Tweaking TCP for Real-time Applications: Nagle's Algorithm and Delayed Acknowledgment

TCP is a complex protocol.

Don’t get me wrong. It is a marvelous piece of engineering that gives us the reliable data transmission guarantee that other protocols don’t provide. Reliable data transmission between two devices on the internet is no walk in the park and TCP uses a lot of magic under the hood to make things happen. Generally, it does a fine job of abstracting away low level details and its default settings work fine for most general purpose use cases. However, once in a while, things don’t go according to plan and we need to pop open the hood and do some tweaking. It is in these situations, that some knowledge of TCP comes in very handy.

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Cluster Analysis Using K-means Explained

Clustering or cluster analysis is the process of dividing data into groups (clusters) in such a way that objects in the same cluster are more similar to each other than those in other clusters. It is used in data mining, machine learning, pattern recognition, data compression and in many other fields. In machine learning, it is often a starting point. In a machine learning application I built couple of years ago, we used clustering to divide six million prepaid subscribers into five clusters and then built a model for each cluster using linear regression. The goal of the application was to predict future recharges by subscribers so operators can make intelligent decisions like whether to grant or deny emergency credit. Another (trivial) application of clustering is for dividing customers into groups based on spending habits or brand loyalty for further analysis or to determine the best promotional strategy.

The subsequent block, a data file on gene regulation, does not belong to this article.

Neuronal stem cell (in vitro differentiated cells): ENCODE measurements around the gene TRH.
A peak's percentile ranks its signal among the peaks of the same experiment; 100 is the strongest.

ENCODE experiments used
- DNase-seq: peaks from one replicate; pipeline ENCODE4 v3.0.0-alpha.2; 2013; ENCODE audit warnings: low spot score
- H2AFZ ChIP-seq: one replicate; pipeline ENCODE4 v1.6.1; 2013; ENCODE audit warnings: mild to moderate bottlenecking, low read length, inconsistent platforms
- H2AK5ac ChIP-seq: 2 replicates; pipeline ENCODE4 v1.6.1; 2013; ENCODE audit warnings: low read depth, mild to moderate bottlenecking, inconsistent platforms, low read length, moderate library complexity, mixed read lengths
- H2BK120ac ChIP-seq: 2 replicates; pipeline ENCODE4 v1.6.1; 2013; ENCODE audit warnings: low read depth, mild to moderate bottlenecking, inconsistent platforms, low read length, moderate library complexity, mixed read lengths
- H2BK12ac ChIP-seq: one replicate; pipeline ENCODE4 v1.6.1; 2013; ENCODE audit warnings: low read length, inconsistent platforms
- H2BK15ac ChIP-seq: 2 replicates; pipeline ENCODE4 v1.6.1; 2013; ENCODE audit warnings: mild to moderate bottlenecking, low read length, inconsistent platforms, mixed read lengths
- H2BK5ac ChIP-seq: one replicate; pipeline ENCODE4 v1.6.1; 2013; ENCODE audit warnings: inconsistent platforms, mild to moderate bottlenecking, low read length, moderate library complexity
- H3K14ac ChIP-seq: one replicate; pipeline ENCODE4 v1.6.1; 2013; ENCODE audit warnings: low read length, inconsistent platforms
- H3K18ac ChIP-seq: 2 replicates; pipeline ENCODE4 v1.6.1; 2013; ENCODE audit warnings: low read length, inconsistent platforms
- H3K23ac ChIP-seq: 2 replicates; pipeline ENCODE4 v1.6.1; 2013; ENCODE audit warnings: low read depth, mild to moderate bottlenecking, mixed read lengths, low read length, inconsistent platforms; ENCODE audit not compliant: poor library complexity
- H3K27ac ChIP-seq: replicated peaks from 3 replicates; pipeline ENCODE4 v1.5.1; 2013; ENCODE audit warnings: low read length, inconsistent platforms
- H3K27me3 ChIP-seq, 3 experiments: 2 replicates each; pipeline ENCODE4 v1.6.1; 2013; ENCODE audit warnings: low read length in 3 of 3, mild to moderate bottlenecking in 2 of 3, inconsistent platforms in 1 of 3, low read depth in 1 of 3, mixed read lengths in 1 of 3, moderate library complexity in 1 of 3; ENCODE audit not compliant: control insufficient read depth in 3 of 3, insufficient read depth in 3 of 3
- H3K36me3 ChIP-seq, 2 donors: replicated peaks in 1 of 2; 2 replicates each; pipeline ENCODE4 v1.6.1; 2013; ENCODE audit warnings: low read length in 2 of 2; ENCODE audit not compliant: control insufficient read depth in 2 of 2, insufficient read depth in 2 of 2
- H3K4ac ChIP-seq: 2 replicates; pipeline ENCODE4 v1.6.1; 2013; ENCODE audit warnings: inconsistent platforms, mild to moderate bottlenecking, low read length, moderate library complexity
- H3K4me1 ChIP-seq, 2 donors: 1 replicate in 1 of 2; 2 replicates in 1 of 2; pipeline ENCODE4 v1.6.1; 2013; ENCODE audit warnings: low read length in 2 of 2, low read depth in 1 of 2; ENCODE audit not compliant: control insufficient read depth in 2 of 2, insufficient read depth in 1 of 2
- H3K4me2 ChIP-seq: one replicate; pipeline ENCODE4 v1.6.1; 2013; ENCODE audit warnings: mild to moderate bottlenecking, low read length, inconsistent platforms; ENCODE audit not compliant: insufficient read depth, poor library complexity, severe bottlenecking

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Certificate Authorities - Do You Know Who You Trust?

HTTPS (aka HTTP over the secure TLS protocol) provide a secure communication channel between web browsers and servers to guard against man-in-the-middle attacks. Although researchers have identified and reported a few vulnerabilities, TLS is still the best option out there and all websites should be using it.

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Testers Make Software Teams Highly Productive

To put it mildly, developers are not great at testing their own products. Bias, pride, wrong assumptions, lack of time, switching contexts, all play a role in making developers ineffective at testing their code. Most companies, especially startups, don’t fully understand the role of a tester. Very early on in my career, we made the mistake of hiring people to be testers who applied for a software developer position but weren’t good enough programmers. We paid for it in terms of software quality and over-worked team. It wasn’t until I worked with some great testers that I realized how effective and productive software teams become when they have great testers on board.

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Yak Shaving - the Less You Do the Better

The term yak shaving was coined at MIT back in the 90’s.

Yak shaving is what you are doing when you’re doing some stupid, fiddly little task that bears no obvious relationship to what you’re supposed to be working on, but yet a chain of twelve causal relations links what you’re doing to the original meta-task.

I asked a QA tester to test a simple HTTP/REST application. A task I thought shouldn’t take more than a few days. A few days later:

Me: “How is the testing going?”

QA: “Going alright.”

Me: “Any luck catching them bugs yet?”

QA: “Haven’t started writing tests yet.”

Me: “Huh?

QA: “I was setting up the testing environment in all its glory. Once it is done, I will update the test client to dynamically fetch the server-side configuration to the tests are run with the right expectations… Didn’t you see my Scrum board this morning? All of the yaks I need to shave are listed under the parent story.”

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